The opinion of the court was delivered by: JOHN KEENAN, Senior District Judge
MEMORANDUM OPINION AND ORDER
This is an action for damages for what plaintiffs contend is a
failure on the part of the defendant, FleetBoston Financial Corp.
("FleetBoston"),*fn1 to honor an oral commitment to extend
lines of credit to several businesses operating in Argentina.
FleetBoston has moved the Court to dismiss plaintiffs' action
pursuant to Federal Rule of Civil Procedure 12(b) (6). It is the
defendant's position that the oral agreements are unenforceable
because they do not satisfy the statute of frauds and do not fit
within any of the recognized exceptions to the statute.
Furthermore, FleetBoston argues that the plaintiffs lack the
standing necessary to assert the claims contained within the
complaint. For the reasons set forth herein, defendant's motion
to dismiss is denied in part and granted in part.
In deciding a motion to dismiss a complaint as failing to sate
a claim on which relief can be granted pursuant to Rule 12(b)
(6), a district court is obligated to view the complaint in the
light most favorable to the plaintiff. See Scheuer v. Rhodes,
416 U.S. 232, 237 (1974); Yoder v. Orthomolecular Nutrition Inst., Inc., 751 F.2d 555, 562 (2d Cir. 1985). This demands
that the court accept as true the factual allegations stated by
the plaintiff in its complaint. See Zinermon v. Burch,
494 U.S. 113, 118 (1990). Any reasonable inferences that may be drawn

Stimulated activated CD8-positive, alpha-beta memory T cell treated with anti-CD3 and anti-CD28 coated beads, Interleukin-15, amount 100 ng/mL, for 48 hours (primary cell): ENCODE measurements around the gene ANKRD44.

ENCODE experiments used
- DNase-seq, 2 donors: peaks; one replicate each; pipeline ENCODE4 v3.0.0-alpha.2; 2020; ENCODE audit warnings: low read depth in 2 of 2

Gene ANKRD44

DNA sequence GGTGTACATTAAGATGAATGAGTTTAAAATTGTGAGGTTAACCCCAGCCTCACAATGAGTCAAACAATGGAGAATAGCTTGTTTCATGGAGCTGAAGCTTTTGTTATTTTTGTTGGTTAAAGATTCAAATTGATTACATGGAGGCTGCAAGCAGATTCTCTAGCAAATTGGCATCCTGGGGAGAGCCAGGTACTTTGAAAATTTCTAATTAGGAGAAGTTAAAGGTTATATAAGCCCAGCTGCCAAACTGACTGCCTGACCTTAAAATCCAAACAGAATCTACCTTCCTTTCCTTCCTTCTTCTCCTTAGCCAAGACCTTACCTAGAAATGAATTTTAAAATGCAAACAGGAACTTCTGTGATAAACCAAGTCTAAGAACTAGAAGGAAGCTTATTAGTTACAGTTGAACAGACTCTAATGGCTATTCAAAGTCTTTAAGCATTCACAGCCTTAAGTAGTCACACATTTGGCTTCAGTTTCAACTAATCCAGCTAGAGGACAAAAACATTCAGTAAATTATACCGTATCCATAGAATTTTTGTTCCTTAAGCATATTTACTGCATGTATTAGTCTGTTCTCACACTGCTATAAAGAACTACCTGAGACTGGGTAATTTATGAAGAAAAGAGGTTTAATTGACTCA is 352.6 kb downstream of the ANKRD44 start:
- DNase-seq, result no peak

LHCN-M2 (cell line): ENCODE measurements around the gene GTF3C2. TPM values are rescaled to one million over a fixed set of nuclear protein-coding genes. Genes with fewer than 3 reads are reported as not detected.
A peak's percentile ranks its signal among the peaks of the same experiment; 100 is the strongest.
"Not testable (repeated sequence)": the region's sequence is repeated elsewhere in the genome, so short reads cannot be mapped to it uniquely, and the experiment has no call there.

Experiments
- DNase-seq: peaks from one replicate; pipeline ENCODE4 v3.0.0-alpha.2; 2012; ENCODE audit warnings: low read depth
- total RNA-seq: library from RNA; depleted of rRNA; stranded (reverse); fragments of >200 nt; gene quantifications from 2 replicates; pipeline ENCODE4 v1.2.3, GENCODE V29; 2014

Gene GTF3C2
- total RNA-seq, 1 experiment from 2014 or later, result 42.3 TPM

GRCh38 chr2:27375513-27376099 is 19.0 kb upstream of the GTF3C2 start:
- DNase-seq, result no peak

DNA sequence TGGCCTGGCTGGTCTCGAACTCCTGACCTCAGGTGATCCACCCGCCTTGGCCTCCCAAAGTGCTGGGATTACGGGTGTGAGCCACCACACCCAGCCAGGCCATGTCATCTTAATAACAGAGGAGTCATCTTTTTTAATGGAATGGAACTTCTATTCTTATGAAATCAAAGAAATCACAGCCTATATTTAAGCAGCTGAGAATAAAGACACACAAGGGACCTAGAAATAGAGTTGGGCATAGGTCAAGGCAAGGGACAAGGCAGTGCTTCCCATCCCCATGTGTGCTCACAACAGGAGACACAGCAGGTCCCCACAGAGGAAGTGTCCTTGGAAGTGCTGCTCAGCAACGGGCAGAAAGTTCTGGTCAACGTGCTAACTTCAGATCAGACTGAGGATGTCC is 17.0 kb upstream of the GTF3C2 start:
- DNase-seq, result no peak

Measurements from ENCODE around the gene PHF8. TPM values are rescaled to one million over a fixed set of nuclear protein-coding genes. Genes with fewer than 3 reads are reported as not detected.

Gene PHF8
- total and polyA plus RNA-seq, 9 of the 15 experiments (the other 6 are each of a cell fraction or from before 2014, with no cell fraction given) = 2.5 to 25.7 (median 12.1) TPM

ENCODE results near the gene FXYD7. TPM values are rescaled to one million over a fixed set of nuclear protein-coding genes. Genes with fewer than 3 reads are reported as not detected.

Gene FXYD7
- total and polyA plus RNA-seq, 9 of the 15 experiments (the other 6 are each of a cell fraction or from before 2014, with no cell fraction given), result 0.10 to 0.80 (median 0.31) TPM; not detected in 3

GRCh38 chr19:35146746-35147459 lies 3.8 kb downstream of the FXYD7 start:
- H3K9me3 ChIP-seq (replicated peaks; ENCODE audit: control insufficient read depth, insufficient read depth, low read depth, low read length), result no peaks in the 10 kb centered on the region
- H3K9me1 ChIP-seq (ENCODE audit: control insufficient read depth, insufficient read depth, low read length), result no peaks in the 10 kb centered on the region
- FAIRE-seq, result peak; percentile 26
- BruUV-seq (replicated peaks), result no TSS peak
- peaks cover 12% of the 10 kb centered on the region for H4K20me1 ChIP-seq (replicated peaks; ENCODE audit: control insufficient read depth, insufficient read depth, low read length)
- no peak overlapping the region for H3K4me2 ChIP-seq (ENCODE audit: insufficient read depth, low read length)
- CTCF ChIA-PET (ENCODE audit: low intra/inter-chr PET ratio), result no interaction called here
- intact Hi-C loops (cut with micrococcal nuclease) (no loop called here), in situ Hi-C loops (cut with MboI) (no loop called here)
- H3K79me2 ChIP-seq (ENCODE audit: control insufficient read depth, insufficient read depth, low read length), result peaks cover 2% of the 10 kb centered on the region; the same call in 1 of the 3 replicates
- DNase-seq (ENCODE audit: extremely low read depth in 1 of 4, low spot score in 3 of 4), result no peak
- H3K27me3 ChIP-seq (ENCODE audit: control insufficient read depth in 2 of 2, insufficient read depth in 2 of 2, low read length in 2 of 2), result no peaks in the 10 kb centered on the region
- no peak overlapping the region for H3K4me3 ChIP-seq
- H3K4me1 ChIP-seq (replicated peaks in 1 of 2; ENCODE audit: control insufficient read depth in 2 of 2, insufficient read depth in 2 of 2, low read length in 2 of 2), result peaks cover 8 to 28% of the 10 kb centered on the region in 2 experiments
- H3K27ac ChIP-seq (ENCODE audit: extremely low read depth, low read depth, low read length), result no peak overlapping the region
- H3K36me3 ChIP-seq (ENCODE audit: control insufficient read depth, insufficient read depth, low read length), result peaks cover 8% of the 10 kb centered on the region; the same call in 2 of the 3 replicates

from the stated facts must be drawn in plaintiff's favor. See
Haines v. Kerner, 404 U.S. 519, 520-21 (1972). As such, the
facts set forth herein are drawn from the complaint.
Plaintiffs Robinson Flemtamentos, SA ("Robflesa"), Agencia
Maritima Robinson S.A.C.F.I. ("AMR") and Adrogue Chico are
Argintine entities that share the same principals, Ricardo Gaston
Cazou ("Cazou") and Andrew George Robinson ("Robinson"). Robflesa
and AMR are in the shipping business and Adrogue Chico is
involved with housing developments. Dating back to the 1980's
these companies and their affiliates have used the international
banking division of BankBoston, now a New York City based
division of defendant, as their principal bank.
In order to provide banking services for Robflesa and AMR and
take advantage of certain tax laws, Plaintiff Sea Trade Company
Ltd. ("Sea Trade") was organized under the laws of the Bahamas by
BankBoston International ("BankBoston"). According to plaintiffs,
Sea Trade's only function is to handle financial transactions for
a second off-shore company, Plaintiff Tradewinds Enterprises
(Jersey) Ltd. ("Tradewinds"), also organized by BankBoston under the laws of the Bailiwick of Jersey. Tradewinds
in turn operated an international ship brokering business through
its agent Robflesa, utilizing the BankBoston bank accounts owned
by Sea Trade. Although Sea Trade, Tradewinds, Robflesa and AMR
are separate legal entities, Sea Trade and Tradewinds were
created solely to benefit Robflesa and AMR. It was the intention
of the plaintiffs and BankBoston that the four entities would
work in concert for the mutual benefit of one another. Similarly,